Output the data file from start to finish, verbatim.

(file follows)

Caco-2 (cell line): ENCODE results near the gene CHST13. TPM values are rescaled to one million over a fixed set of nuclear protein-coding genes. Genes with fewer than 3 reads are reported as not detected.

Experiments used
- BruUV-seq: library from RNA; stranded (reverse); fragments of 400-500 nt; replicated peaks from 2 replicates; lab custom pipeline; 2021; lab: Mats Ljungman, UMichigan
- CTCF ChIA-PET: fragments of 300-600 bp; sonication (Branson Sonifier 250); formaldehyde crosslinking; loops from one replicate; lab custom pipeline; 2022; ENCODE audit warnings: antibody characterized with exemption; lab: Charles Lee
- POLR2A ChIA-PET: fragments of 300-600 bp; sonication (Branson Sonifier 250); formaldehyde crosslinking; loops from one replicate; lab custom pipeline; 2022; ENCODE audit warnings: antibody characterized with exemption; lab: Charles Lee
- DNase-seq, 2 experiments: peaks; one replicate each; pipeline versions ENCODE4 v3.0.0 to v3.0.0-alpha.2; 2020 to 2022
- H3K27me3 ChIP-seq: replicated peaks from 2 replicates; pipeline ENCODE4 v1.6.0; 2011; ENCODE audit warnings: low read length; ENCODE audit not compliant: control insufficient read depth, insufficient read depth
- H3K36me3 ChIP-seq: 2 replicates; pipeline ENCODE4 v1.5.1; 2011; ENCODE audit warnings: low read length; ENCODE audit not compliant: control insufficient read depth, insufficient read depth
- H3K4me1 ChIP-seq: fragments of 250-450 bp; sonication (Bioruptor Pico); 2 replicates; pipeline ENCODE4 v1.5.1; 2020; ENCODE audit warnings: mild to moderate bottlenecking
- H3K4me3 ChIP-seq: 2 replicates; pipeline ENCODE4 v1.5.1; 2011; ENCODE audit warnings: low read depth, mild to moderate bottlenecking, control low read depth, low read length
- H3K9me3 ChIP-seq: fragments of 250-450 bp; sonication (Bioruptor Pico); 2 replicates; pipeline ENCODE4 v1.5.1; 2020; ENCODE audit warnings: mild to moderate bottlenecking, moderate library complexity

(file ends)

Caco-2 (cell line): ENCODE results near the gene CHST13. TPM values are rescaled to one million over a fixed set of nuclear protein-coding genes. Genes with fewer than 3 reads are reported as not detected.

Experiments used
- BruUV-seq: library from RNA; stranded (reverse); fragments of 400-500 nt; replicated peaks from 2 replicates; lab custom pipeline; 2021; lab: Mats Ljungman, UMichigan
- CTCF ChIA-PET: fragments of 300-600 bp; sonication (Branson Sonifier 250); formaldehyde crosslinking; loops from one replicate; lab custom pipeline; 2022; ENCODE audit warnings: antibody characterized with exemption; lab: Charles Lee
- POLR2A ChIA-PET: fragments of 300-600 bp; sonication (Branson Sonifier 250); formaldehyde crosslinking; loops from one replicate; lab custom pipeline; 2022; ENCODE audit warnings: antibody characterized with exemption; lab: Charles Lee
- DNase-seq, 2 experiments: peaks; one replicate each; pipeline versions ENCODE4 v3.0.0 to v3.0.0-alpha.2; 2020 to 2022
- H3K27me3 ChIP-seq: replicated peaks from 2 replicates; pipeline ENCODE4 v1.6.0; 2011; ENCODE audit warnings: low read length; ENCODE audit not compliant: control insufficient read depth, insufficient read depth
- H3K36me3 ChIP-seq: 2 replicates; pipeline ENCODE4 v1.5.1; 2011; ENCODE audit warnings: low read length; ENCODE audit not compliant: control insufficient read depth, insufficient read depth
- H3K4me1 ChIP-seq: fragments of 250-450 bp; sonication (Bioruptor Pico); 2 replicates; pipeline ENCODE4 v1.5.1; 2020; ENCODE audit warnings: mild to moderate bottlenecking
- H3K4me3 ChIP-seq: 2 replicates; pipeline ENCODE4 v1.5.1; 2011; ENCODE audit warnings: low read depth, mild to moderate bottlenecking, control low read depth, low read length
- H3K9me3 ChIP-seq: fragments of 250-450 bp; sonication (Bioruptor Pico); 2 replicates; pipeline ENCODE4 v1.5.1; 2020; ENCODE audit warnings: mild to moderate bottlenecking, moderate library complexity